Welcoming Legal Aid Ontario’s New Funding – and Asking Some Important Questions

Welcoming Legal Aid Ontario’s New Funding – and Asking Some Important Questions

Last week’s announcement by Legal Aid Ontario of new funding of $154 million over four years (http://www.legalaid.on.ca/en/news/newsarchive/1506-08_eligibilityexpansion.asp) was the biggest cause for celebration among A2J advocates in a long time.

At a time of unprecedented numbers of self-represented litigants in family and civil court, every effort to widen the number of individuals who can be assisted with legal information, summary legal advice, and legal representation (via the certificate program) is welcome. Last week’s announcements also introduced important targeting of service to specific case clusters, including third-party applications in Children’s Aid cases, and parents negotiating with Children’s Aid outside court.

All this is good news, and I worry that throwing any cold water on this announcement will make me seem like a spoiler.

But I have three concerns that I think are important, and I want to share in this week’s blog. My hope is that this can contribute to the ultimate success of this effort to use expanded public funding in the best possible way.

 

  1. Legal Aid Ontario has not yet talked to the public

Critical stakeholder consultation (50 meetings) appears to have taken place prior to the announcement, including with some social service agencies and community groups. I shall return to the question of consultation with the legal profession in a moment.

However LAO has not yet conducted any direct public consultation with Legal Aid clients or with other members of the public about their experiences in the justice system, and what type of assistance they would find most useful. Of course there is some research and evaluation material is available, and consultations with social agencies serving vulnerable communities are especially important.

However public consultation – which can provide vital information about service access, implementation and impact that is not currently available from any other source – has yet to occur.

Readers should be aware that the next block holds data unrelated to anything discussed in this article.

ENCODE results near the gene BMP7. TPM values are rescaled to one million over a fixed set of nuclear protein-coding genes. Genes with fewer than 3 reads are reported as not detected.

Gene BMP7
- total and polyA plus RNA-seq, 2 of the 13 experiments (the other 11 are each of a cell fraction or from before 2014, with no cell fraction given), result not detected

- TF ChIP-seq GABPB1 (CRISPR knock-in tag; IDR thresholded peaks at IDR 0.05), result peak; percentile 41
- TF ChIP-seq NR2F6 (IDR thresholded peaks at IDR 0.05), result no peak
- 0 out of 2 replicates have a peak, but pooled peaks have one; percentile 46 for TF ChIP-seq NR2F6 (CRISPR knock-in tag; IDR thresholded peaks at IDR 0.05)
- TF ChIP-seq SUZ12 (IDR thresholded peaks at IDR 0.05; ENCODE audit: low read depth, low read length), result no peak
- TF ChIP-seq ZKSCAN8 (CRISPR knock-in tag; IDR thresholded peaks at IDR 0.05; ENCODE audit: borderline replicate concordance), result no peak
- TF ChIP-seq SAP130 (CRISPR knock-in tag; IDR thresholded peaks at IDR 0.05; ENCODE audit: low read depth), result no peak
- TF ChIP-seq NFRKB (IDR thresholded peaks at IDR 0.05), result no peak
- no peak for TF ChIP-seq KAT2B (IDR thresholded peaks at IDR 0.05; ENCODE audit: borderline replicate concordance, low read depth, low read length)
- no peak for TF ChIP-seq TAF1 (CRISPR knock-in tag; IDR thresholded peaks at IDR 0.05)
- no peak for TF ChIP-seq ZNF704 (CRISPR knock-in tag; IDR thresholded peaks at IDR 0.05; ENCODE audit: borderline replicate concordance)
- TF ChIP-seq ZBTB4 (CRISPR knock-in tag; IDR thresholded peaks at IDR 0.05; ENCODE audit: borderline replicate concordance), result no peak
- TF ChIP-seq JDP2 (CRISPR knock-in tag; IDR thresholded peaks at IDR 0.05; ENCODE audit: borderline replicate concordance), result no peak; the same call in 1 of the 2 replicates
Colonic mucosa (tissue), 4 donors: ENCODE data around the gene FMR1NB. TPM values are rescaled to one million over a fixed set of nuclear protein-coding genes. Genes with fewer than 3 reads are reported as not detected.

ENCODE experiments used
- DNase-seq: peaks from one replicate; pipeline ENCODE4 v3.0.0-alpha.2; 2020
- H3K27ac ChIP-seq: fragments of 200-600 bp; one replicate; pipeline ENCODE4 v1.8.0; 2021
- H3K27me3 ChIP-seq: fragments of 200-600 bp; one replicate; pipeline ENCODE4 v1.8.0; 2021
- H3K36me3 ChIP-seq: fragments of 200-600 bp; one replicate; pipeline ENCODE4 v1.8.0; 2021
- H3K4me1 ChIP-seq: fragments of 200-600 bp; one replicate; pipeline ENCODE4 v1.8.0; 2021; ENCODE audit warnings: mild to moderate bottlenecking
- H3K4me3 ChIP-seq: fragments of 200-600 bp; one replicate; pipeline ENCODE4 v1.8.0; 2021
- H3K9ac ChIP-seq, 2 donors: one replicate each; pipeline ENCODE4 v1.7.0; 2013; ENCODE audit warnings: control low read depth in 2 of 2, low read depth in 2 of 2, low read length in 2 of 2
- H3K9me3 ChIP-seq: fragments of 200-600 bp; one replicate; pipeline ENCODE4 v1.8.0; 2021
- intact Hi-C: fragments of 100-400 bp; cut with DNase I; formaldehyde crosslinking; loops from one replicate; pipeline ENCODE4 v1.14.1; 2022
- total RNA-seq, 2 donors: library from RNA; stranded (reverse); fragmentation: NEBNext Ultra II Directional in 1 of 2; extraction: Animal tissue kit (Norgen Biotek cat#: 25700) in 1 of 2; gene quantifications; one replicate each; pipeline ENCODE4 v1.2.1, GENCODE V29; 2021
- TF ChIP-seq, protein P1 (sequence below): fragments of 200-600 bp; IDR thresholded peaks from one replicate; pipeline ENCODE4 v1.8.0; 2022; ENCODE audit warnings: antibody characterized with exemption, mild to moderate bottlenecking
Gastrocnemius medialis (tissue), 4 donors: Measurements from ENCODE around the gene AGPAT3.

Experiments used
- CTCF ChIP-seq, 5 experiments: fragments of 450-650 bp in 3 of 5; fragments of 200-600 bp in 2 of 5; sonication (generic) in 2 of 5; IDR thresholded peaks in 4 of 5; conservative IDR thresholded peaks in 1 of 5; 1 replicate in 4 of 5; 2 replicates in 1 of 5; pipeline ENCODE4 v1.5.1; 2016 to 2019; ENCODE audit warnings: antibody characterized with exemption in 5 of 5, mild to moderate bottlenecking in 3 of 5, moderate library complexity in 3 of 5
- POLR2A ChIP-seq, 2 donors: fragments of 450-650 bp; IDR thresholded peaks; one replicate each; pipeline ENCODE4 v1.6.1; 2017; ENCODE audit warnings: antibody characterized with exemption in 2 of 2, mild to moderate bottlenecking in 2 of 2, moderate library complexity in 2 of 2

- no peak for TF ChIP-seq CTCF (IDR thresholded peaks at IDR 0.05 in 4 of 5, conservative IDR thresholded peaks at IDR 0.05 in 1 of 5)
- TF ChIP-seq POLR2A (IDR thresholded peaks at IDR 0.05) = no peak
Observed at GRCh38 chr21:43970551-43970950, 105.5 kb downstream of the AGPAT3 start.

I am not sure why not. Do we still believe that we don’t really need to ask the public? That we already know what they want/ what would be good for them and therefore that talking with clients wouldn’t add anything important? Or, that there isn’t enough time to talk to everybody and it is more important to talk exclusively to experts than stakeholders? (LAO calls the groups it has consulted “stakeholders”, but they are really partners in delivery – to me the real stakeholders are the public). Or, is LAO perhaps unsure how to go about consulting the public?

It seems important for both substantive reasons and as a matter of democratic process that a statutory agency that is charged with spending $154 million of public money engage in meaningful public consultation. Hopefully, that is coming soon.

 

  1. Getting legal aid to those who qualify

Last November’s announcement of expanded eligibility focused on raising the financial threshold for qualification for legal aid in Ontario. As legal economist Gillian Hadfield pointed out to the New York Task Force on Access to Civil Justice in 2012, there is no math that works to provide public assistance for everyone who can no longer afford a lawyer, the numbers are just too huge. And LAO cannot be blamed for the math. Any raising of the financial threshold, however small, is welcome.